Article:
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When Carol Gardner brought her English bulldog Max Daddy home for the first time, the Portland resident noticed how her new pet was hobbling around in pain. “He couldn’t walk because his joints were deteriorated,” the 72-year-old says in an interview. “The vet had given him Prozac so he was really out of it.”

When Gardner heard about how CBD, - one of the 104 cannabinoids found in the cannabis plant, - can help sick pets, she quickly bought some CBD products and gave them to Max Daddy. “It was like night and day,” Gardner remembers. “He’s a happy dog and now his legs are like pogo sticks, when before he really couldn’t move.”

Before pet owners reading this begin to pen an angry letter, on how cannabis can be poison for pets, rest assured Gardner had no intention of playing Russian roulette with Max Daddy. CBD, which is non-psychoactive, has recently been shown1 to be therapeutic for pets with pain or arthritis.  

A July 2018 study2 by Colorado State University in Fort Collins discovered cannabis can significantly reduce the frequency of seizures in epileptic dogs.

Also in 2018, a joint Canada-Israel study on CBD and pets reported in an August press release3 that in a study of 16 dogs afflicted with pain issues, “only one did not benefit from the CBD treatment.”

Researchers found that pets did not require a lot of the compound to feel the effects of CBD. “The ability to effectively manage pain with such a low CBD dosage as used in this study and over such a short treatment period is statistically significant,” said Robert Jackman, Scientific Project Manager for Liberty Leaf.

Veterinarians in companion animal practice recognize the necessity for more research to evaluate the effectiveness of cannabis in animals. Dr. Ian Sandler, a Toronto veterinarian and CEO of Grey Wolf Animal Health, says, “Cannabis-based products have therapeutic potential in animals and we are starting to see that in some studies. Our company is working diligently to prepare clinical data to substantiate the use of these products.”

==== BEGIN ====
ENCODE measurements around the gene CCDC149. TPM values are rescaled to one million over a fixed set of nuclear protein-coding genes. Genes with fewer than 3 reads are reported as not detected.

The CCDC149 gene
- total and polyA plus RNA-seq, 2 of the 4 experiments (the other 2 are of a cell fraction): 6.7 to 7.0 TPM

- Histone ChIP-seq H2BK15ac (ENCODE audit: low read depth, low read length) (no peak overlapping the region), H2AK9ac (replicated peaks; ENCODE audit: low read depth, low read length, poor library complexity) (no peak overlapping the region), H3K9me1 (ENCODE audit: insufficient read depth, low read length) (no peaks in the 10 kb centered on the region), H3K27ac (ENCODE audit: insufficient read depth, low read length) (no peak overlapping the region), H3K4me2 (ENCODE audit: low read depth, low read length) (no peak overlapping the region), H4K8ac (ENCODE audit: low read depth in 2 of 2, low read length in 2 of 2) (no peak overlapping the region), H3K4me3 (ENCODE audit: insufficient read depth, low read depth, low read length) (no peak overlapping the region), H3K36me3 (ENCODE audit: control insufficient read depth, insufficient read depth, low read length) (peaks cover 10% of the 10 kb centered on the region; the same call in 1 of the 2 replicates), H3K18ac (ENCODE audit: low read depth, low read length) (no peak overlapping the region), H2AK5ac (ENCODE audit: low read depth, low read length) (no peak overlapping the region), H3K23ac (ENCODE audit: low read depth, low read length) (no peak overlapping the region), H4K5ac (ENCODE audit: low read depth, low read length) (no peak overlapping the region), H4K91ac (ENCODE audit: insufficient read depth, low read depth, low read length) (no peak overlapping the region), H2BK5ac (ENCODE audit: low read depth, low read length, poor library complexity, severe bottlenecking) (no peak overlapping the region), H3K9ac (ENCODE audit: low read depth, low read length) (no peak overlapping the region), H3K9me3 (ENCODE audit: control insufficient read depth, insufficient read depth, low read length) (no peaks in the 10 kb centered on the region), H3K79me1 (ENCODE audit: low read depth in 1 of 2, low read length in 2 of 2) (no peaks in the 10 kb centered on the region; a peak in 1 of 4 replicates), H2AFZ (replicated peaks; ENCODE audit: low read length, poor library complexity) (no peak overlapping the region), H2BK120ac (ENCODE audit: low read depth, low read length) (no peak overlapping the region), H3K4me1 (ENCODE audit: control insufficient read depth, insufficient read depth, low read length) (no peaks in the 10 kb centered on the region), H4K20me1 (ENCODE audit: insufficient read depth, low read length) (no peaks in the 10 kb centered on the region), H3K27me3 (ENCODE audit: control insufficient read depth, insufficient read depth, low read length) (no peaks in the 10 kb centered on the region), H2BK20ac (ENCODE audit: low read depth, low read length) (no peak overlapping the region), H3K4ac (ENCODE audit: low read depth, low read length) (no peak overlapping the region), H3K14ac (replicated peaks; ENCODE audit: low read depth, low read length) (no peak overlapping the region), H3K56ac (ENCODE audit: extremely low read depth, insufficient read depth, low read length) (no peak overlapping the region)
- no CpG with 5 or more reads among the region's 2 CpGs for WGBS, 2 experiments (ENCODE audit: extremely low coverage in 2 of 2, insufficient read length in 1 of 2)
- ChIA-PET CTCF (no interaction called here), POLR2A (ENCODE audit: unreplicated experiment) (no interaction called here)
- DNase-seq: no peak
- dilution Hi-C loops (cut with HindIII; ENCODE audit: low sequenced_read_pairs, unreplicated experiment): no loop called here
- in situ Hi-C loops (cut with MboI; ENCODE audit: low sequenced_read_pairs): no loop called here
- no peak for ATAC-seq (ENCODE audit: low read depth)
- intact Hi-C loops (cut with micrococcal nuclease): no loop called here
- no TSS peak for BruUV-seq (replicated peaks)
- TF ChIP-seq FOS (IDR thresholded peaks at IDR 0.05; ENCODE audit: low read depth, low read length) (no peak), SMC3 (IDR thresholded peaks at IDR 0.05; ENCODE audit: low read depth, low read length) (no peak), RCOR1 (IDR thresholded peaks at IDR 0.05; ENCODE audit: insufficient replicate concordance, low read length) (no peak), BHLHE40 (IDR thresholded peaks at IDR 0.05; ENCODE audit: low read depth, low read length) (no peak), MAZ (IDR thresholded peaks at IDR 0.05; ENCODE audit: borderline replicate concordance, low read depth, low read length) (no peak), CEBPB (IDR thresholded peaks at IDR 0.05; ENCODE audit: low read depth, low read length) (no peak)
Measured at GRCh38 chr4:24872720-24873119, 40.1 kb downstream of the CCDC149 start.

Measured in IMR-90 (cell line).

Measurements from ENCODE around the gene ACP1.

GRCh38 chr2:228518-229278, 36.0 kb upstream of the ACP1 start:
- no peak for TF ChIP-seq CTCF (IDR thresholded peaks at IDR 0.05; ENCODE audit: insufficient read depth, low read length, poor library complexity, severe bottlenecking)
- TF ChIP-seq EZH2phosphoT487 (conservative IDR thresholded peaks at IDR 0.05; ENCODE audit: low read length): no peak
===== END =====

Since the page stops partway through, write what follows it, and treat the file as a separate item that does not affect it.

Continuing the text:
He goes on to say that veterinarians and pet owners have a lot of questions such as “How can cannabis help our pets? Where does cannabis fall on the pet treatment cascade? How does this product help a dog experiencing mild pain vs. severe pain? How will cannabis products benefit animals beyond products that are already on the market now?”

In the U.S., treating sick pets with CBD is proving to be a budding business. Julianna Carella is the CEO and founder of Treatibles, which makes CBD-filled treats for companion animals such as dogs and cats. “We’ve had pet owners use our products for their horses, their domesticated skunks. Even a sea lion and a bear were given some of our products,” Carella adds.

She hopes both governments and veterinarians open their arms to CBD as a medicine for pets, which has been an uphill struggle so far. “If vets are being threatened with their licenses being revoked if they even suggest cannabis to pet owners, then I fear those owners will go to dispensaries out of desperation and they might get something harmful for their animals,” Carella notes.

Gardner also got into the cannabis-pet-treats business, naming her company after Max Daddy. She advises curious pet owners to follow the advice of what many cannabis users have heard when they first inquire about edibles: “Go low go slow. Give your pet the minimum amount to see how they react and then go from there.”

  1. https://www.frontiersin.org/articles/10.3389/fvets.2018.00165/full
  2. https://denver.cbslocal.com/2018/07/16/csu-cbd-oil-dogs/
  3. https://www.newswire.ca/news-releases/liberty-leaf-announces-completion-of-cbd-research-study-on-canine-pain-management-691252831.html

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